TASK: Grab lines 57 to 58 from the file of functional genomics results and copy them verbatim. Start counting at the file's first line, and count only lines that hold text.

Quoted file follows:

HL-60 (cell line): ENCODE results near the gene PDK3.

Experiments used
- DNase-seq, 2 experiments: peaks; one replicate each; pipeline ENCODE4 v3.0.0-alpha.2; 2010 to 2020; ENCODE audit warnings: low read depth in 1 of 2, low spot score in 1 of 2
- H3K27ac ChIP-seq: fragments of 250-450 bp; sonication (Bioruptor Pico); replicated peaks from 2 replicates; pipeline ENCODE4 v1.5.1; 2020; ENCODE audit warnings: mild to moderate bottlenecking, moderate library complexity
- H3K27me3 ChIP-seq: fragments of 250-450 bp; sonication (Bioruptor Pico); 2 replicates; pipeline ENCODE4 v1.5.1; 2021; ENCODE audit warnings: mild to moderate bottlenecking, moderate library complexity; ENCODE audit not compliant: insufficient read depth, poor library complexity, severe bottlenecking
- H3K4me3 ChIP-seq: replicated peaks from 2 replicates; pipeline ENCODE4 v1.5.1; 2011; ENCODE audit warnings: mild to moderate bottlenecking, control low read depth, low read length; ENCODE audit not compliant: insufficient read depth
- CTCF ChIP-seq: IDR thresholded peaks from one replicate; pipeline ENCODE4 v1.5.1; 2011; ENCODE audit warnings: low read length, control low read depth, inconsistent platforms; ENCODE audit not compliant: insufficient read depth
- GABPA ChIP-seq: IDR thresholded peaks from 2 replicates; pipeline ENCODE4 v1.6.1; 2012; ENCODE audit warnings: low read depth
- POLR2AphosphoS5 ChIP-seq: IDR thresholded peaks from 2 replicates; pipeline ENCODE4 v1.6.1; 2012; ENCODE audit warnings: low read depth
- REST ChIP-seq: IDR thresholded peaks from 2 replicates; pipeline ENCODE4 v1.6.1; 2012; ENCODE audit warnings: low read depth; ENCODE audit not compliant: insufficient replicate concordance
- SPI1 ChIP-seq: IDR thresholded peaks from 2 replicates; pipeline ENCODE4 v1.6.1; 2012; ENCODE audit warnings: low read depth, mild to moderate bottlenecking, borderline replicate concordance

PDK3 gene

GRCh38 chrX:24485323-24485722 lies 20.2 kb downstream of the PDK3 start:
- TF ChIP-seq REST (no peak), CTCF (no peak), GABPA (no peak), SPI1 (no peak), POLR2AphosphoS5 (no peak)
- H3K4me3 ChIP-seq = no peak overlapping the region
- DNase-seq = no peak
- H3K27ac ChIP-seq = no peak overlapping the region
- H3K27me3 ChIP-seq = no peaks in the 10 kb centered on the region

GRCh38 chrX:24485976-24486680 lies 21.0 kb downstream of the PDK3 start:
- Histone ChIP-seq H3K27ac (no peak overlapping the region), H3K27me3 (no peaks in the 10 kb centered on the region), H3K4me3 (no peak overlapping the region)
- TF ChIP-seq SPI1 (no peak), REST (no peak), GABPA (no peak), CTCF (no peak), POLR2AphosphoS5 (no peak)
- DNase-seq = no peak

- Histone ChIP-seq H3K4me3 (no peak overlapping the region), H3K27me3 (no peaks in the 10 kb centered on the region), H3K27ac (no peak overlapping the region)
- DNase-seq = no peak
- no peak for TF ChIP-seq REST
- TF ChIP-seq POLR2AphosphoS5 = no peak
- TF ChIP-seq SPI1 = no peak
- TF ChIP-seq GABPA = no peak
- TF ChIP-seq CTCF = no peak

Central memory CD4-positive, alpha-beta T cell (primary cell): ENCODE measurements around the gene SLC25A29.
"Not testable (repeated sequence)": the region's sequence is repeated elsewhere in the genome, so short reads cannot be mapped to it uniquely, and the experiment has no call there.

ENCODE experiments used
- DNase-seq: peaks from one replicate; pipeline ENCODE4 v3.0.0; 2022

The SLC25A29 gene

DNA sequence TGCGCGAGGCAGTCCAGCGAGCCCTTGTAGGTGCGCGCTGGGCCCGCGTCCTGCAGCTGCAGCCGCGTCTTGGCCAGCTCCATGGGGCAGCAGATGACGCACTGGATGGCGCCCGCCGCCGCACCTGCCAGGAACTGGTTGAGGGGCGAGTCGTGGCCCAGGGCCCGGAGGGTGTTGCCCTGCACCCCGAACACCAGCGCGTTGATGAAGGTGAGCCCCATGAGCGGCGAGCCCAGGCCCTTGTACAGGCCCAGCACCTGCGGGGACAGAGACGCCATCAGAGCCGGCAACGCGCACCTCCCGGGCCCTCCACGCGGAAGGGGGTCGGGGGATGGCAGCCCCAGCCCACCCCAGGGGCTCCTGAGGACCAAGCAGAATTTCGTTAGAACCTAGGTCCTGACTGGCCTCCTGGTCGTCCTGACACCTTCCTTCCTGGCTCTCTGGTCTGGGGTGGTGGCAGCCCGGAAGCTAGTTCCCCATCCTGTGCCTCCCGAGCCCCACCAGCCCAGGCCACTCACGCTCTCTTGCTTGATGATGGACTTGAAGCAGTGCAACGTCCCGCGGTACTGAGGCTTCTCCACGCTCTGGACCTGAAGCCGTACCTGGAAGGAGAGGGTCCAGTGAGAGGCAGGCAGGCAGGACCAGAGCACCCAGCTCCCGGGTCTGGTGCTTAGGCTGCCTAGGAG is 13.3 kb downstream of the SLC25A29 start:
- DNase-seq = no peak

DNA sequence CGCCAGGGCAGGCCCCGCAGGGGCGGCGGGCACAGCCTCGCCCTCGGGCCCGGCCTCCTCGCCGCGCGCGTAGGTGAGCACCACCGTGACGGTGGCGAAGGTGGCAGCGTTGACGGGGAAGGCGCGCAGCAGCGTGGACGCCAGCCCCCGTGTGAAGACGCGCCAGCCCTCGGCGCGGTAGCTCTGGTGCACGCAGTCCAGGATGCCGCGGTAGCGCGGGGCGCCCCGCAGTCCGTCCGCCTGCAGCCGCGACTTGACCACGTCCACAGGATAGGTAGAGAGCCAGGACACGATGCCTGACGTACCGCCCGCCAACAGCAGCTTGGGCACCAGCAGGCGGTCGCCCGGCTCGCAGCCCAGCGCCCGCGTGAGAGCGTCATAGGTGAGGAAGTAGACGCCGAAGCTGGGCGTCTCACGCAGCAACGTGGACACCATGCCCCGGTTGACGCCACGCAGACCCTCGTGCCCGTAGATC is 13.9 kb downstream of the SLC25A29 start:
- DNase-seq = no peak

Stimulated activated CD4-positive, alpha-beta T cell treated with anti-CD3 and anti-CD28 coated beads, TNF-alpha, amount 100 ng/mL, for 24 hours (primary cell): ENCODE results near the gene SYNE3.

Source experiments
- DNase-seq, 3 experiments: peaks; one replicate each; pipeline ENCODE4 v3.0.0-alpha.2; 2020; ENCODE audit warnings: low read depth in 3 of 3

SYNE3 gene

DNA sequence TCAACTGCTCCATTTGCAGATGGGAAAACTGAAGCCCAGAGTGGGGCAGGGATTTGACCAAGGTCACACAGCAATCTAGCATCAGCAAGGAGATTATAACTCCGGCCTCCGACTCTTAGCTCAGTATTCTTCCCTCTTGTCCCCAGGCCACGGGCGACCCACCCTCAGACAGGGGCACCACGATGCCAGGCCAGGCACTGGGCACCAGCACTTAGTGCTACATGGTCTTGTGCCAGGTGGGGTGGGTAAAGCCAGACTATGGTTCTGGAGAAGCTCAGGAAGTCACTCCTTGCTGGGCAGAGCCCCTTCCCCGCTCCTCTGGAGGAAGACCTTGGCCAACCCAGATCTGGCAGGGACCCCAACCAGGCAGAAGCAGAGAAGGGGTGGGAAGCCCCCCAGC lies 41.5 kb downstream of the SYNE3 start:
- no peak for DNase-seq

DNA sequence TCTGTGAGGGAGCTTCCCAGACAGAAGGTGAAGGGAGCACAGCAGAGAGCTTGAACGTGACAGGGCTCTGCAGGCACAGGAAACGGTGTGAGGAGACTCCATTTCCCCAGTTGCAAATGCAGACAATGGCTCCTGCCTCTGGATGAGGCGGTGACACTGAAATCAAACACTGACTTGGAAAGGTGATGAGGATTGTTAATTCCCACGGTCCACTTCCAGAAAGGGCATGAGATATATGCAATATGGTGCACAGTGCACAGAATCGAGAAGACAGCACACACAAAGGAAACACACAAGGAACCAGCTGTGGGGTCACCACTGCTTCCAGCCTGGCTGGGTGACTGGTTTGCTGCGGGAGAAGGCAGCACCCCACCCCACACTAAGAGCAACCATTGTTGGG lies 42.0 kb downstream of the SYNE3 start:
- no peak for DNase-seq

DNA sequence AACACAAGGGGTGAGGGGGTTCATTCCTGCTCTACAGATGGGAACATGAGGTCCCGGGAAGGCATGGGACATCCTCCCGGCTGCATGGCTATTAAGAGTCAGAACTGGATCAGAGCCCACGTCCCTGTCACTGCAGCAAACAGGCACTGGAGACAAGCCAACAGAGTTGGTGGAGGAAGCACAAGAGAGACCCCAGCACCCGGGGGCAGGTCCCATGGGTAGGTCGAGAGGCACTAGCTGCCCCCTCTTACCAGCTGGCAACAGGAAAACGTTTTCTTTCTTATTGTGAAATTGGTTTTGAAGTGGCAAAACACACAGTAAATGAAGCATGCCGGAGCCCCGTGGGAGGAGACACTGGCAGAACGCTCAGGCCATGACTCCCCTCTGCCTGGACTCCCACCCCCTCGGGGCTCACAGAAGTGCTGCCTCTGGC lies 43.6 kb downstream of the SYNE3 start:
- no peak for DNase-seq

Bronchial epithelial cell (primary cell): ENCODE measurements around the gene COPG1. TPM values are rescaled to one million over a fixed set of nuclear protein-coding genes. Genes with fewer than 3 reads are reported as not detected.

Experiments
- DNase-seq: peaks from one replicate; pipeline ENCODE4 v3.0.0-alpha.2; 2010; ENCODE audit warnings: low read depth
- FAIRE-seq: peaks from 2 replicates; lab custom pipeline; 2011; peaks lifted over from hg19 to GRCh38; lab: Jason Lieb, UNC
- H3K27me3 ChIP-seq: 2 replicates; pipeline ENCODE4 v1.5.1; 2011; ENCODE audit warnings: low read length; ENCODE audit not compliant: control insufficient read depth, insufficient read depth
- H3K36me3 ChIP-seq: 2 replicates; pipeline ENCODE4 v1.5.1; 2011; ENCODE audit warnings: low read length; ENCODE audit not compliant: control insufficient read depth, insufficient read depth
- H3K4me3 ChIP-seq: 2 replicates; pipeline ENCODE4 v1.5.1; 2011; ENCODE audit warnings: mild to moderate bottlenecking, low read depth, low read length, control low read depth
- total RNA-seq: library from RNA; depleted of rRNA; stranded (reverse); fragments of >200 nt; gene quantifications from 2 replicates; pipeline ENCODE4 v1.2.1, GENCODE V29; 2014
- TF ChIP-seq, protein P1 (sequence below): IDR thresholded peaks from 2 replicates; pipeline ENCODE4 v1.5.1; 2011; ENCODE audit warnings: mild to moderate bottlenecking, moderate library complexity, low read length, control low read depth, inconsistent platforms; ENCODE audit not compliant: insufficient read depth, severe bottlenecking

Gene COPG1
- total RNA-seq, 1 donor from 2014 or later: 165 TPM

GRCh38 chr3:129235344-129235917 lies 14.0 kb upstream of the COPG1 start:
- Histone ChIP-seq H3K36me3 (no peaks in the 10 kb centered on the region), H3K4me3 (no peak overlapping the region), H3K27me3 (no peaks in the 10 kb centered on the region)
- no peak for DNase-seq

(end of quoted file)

- TF ChIP-seq, protein P1 (sequence below): IDR thresholded peaks from 2 replicates; pipeline ENCODE4 v1.5.1; 2011; ENCODE audit warnings: mild to moderate bottlenecking, moderate library complexity, low read length, control low read depth, inconsistent platforms; ENCODE audit not compliant: insufficient read depth, severe bottlenecking

Gene COPG1